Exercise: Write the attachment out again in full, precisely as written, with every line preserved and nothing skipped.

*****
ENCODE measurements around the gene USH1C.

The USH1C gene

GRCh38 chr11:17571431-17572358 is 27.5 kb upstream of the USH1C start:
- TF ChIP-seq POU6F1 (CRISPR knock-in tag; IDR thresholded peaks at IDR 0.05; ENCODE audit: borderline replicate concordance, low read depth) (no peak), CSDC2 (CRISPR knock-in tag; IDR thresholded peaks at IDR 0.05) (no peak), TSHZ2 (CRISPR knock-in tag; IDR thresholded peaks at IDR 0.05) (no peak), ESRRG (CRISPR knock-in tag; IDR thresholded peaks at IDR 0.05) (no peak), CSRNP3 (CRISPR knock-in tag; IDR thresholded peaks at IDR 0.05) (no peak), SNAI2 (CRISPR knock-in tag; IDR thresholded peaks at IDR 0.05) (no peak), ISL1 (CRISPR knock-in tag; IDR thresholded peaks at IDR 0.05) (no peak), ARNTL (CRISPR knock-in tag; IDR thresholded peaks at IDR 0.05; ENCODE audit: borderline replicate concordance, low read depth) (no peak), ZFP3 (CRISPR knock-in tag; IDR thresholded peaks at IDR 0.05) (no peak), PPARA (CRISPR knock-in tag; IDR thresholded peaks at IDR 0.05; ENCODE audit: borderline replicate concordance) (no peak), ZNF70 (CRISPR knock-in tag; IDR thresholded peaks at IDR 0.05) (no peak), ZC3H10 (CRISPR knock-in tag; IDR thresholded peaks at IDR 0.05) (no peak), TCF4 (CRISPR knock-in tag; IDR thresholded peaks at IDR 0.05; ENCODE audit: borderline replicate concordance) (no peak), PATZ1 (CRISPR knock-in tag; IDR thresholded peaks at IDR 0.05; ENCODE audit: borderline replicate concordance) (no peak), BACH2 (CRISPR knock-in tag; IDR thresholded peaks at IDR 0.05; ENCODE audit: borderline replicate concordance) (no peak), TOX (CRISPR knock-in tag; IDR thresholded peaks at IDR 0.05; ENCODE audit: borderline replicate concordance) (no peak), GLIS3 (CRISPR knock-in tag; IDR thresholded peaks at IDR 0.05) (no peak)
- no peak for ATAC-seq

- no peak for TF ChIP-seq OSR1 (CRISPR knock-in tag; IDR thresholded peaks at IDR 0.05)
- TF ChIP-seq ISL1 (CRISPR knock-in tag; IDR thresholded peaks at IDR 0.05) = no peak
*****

ENCODE measurements around the gene USH1C.

The USH1C gene

GRCh38 chr11:17571431-17572358 is 27.5 kb upstream of the USH1C start:
- TF ChIP-seq POU6F1 (CRISPR knock-in tag; IDR thresholded peaks at IDR 0.05; ENCODE audit: borderline replicate concordance, low read depth) (no peak), CSDC2 (CRISPR knock-in tag; IDR thresholded peaks at IDR 0.05) (no peak), TSHZ2 (CRISPR knock-in tag; IDR thresholded peaks at IDR 0.05) (no peak), ESRRG (CRISPR knock-in tag; IDR thresholded peaks at IDR 0.05) (no peak), CSRNP3 (CRISPR knock-in tag; IDR thresholded peaks at IDR 0.05) (no peak), SNAI2 (CRISPR knock-in tag; IDR thresholded peaks at IDR 0.05) (no peak), ISL1 (CRISPR knock-in tag; IDR thresholded peaks at IDR 0.05) (no peak), ARNTL (CRISPR knock-in tag; IDR thresholded peaks at IDR 0.05; ENCODE audit: borderline replicate concordance, low read depth) (no peak), ZFP3 (CRISPR knock-in tag; IDR thresholded peaks at IDR 0.05) (no peak), PPARA (CRISPR knock-in tag; IDR thresholded peaks at IDR 0.05; ENCODE audit: borderline replicate concordance) (no peak), ZNF70 (CRISPR knock-in tag; IDR thresholded peaks at IDR 0.05) (no peak), ZC3H10 (CRISPR knock-in tag; IDR thresholded peaks at IDR 0.05) (no peak), TCF4 (CRISPR knock-in tag; IDR thresholded peaks at IDR 0.05; ENCODE audit: borderline replicate concordance) (no peak), PATZ1 (CRISPR knock-in tag; IDR thresholded peaks at IDR 0.05; ENCODE audit: borderline replicate concordance) (no peak), BACH2 (CRISPR knock-in tag; IDR thresholded peaks at IDR 0.05; ENCODE audit: borderline replicate concordance) (no peak), TOX (CRISPR knock-in tag; IDR thresholded peaks at IDR 0.05; ENCODE audit: borderline replicate concordance) (no peak), GLIS3 (CRISPR knock-in tag; IDR thresholded peaks at IDR 0.05) (no peak)
- no peak for ATAC-seq

- no peak for TF ChIP-seq OSR1 (CRISPR knock-in tag; IDR thresholded peaks at IDR 0.05)
- TF ChIP-seq ISL1 (CRISPR knock-in tag; IDR thresholded peaks at IDR 0.05) = no peak